With the OEM rebound spring in place and a properly-tightened, full-length strain screw, the gun was reliable with a variety of ammunition (mostly Federal HST and 45D). It didn’t matter whether the ammunition was chambered with a half-moon clip, or inserted directly into the chambers (which slightly increased the headspace—something that could negatively impact reliability), the RevUp Action hammer delivered enough energy to pop the primer every time.
For grins, Dean tried using some of the reduced weight rebound springs to see how much he could reduce the double action pull weight. Using these lighter springs allowed him to achieve a double action pull weight of 8.5 pounds, but the reduced power rebound springs (ranging from 11 to 15 pounds) didn’t provide enough energy to reset the trigger reliably, so a return to the 18-pound, OEM spring was required.
MODEL 327 RESULTS
The Model 327 used in this test was not stock. The Smith & Wesson Performance Center had installed a Ron Power rib mainspring, which incorporates a bend at the mainspring’s neck, and a rib down the center of the mainspring, for its entire length, to improve the trigger pull. This modification resulted in a smooth, 11 to 12-pound double action trigger pull.
With the RevUp Action hammer and OEM rebound slide spring installed, the double action pull on this gun dropped to 10.5 pounds, showing an amazing consistency with the other hammer in the Model of 1917. The RevUp Action hammer provided 100% reliable ignition with Speer Gold Dot in .38 Special +P and .357 Magnum.
While the reduction in the weight of pull achieved by the RevUp Action hammer is significant, it’s the other qualities of the design that truly make it unique. The RevUp Action hammer creates a double action pull that really has to be experienced, to appreciate it, because you’ve never felt anything like it before, on a revolver.
In fact, Dean struggled to describe the way it felt, when he explained it to Mike on the phone. “It’s not enough to say, ‘the trigger gets lighter as you pull it,’ because that doesn’t adequately explain the sensation,” he said. “It’s just hard to describe how superior this trigger pull is, without actually feeling it yourself.”
One of Dean’s targets showed the results of a rapid fire, double action string that was shot at 25 yards. Although the tight group spoke to the improved quality of the trigger pull, even that was insufficient to properly explain the difference in the feel of the action. “You really can’t understand, until you shoot it,” said Dean. “I can do things with this setup that I can’t with others.”
You could achieve peak pull weights similar to those provided by the RevUp Action hammer with some careful polishing and a spring kit, but you wouldn’t change the fundamental behavior of the action—the trigger pull weight would still rise sharply to a peak, plateau for a bit, then bump up and down in a slight, overall rise, before the sear finally released. Only the RevUp Action hammer will start you at the peak weight, then steadily decrease to the single action weight as the trigger moves to the rear.
REVUP FOR DUTY USE?
Dean noted that the 10.5-pound RevUp Action pull weight is perfect for duty use, when coupled with the OEM rebound slide spring and strain screw. The pull weight is heavy enough to provide some protection against a stress-induced negligent discharge, but is light enough that it won’t be a detriment to trigger control. Furthermore, since the pull weight decreases as you stroke the trigger, the shooter should be able to achieve higher degrees of precision with the more easily-managed trigger.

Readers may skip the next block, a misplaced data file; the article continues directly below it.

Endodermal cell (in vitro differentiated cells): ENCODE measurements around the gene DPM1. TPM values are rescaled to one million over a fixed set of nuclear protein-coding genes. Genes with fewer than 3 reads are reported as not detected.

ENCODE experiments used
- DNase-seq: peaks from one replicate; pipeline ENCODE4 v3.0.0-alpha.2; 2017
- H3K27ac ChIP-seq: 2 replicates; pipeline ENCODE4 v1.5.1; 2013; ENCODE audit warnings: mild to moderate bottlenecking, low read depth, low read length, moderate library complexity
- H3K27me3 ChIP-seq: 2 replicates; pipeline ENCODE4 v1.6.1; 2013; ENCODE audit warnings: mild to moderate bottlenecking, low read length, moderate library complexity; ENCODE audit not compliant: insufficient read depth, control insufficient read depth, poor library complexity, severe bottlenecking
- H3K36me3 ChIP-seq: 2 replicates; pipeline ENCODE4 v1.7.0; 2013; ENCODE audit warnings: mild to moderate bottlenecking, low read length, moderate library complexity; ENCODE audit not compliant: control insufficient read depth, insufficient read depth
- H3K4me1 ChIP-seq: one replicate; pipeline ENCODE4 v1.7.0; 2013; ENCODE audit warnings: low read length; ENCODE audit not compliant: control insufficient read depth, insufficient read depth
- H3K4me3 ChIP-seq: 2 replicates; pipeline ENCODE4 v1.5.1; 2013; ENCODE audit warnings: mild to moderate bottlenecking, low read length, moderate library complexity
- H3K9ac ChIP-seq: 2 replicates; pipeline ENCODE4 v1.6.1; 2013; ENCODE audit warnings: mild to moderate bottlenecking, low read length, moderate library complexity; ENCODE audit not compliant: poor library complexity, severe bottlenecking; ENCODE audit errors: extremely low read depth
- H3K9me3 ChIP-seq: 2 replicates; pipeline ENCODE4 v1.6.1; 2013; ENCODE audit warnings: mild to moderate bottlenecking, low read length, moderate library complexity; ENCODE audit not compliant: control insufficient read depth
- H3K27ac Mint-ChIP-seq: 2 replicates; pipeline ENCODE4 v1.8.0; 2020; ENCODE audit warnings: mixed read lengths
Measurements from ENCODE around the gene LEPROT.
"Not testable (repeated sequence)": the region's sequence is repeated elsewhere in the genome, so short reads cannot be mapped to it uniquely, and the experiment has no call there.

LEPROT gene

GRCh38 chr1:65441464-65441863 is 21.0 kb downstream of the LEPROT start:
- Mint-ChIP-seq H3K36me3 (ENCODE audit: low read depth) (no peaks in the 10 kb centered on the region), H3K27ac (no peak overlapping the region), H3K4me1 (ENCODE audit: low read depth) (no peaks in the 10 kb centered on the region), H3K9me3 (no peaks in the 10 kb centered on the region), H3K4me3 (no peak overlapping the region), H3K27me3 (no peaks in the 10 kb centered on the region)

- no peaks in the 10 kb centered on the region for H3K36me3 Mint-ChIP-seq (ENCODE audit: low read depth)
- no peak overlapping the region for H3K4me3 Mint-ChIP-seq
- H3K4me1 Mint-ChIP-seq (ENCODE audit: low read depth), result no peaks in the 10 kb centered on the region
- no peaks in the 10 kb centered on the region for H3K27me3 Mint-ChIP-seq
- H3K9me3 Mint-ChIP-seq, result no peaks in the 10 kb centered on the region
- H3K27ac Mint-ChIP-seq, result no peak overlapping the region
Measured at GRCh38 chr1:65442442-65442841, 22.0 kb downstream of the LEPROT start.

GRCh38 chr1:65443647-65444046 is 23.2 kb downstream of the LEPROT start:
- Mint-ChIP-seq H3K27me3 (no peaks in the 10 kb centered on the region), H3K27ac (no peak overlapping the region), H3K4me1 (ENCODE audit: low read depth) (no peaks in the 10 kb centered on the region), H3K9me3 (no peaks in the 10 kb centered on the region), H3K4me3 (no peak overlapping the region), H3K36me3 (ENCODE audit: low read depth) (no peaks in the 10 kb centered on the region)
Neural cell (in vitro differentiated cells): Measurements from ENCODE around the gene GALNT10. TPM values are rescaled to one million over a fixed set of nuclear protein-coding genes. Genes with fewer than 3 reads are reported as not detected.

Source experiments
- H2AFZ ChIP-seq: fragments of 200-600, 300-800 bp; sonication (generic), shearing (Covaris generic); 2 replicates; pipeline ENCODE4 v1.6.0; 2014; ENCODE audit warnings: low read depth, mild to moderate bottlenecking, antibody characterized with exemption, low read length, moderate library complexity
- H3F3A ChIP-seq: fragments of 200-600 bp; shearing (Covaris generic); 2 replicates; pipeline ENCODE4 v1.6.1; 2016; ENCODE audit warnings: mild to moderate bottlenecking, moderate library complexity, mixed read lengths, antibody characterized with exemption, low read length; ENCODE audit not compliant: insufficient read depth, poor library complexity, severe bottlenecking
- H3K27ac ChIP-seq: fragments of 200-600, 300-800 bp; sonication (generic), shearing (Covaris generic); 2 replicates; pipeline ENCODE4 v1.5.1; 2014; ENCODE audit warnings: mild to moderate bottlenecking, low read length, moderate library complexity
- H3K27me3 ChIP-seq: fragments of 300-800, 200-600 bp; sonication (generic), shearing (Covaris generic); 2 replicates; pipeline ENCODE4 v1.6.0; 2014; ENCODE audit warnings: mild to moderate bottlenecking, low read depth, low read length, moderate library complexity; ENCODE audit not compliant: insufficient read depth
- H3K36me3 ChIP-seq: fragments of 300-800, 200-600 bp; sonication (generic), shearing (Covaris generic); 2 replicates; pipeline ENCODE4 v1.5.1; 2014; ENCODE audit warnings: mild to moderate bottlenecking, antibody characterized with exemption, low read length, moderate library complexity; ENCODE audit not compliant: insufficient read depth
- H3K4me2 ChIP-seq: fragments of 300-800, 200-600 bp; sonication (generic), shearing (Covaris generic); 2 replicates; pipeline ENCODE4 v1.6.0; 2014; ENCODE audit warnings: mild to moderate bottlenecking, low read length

In fairness though, while Dean felt the RevUp Action hammer delivered the very best S&W trigger pull he’d ever tried, there are still some obstacles to consider, for duty or CCW use.
To begin with, the RevUp Action hammer is quite expensive, running you about what a very high-end trigger job would cost, and you might require a gunsmith to install it, because of the inherent variation in factory tolerances (it’s not a true, “drop-in” kit). The expense might be appropriate at the highest levels of competition, where significant money is routinely spent to achieve small edges in performance, but it might be less justifiable for duty use, where minor equipment advantages are usually outweighed by more important factors, such as time, distance, tactics, and luck.
Additionally, the RevUp Action hammer is only available for medium-to-large frame guns with frame-mounted firing pins at the moment, and is not offered for the small frame revolvers that are most commonly carried for defense, these days, or for older, hammer-mounted firing pin designs.
Once again, though, the reader should keep in mind that the RevUp Action hammer was designed for competition use, so it’s not fair for us to judge it in a different context. The product is so compelling, that we’re encouraged to look for other ways we can use it, such as self-defense, but at its heart, this is a competition trigger, and it should be measured by that yardstick. In that sense, the RevUp Action hammer is definitely worthy of your attention, if you want a gun to perform at the highest level.
RevUp Action is still trying to reach a 100-trigger preorder goal, to justify the expense of moving to production. As of this writing, they have reached 75% of their target, and we’re hopeful they will get enough preorders to move forward with the design.
Moore needs to get off the ground with the N-Frame and K/L-Frame models that will constitute the initial launch before he can work on other variants, like a J-Frame, or a K/L/N with a single action sear notch, but one could imagine that it wouldn’t take long for them to follow if the first versions were a commercial success.
Make sure to check out the RevUp Action website for more information on the product and to place your preorder for one of these kits. Whether you’re a competition shooter, a recreational target shooter, or a defensive shooter that likes the big guns, we really think you’ll be impressed by this latest revolution in hammer designs.
Our testing of the early-prototype K-Frame hammer occurred in March of 2022. Moore was focused on getting the N-Frame design ready for production throughout the Spring and Summer, but now that the N-Frame work is complete, he’s working on the K/L part again. The K/L-Frame hammer will benefit from the lessons learned during the N-Frame part’s development, and Moore expects to have a perfected K/L part available for us to test, soon. Stay tuned to these pages for updates.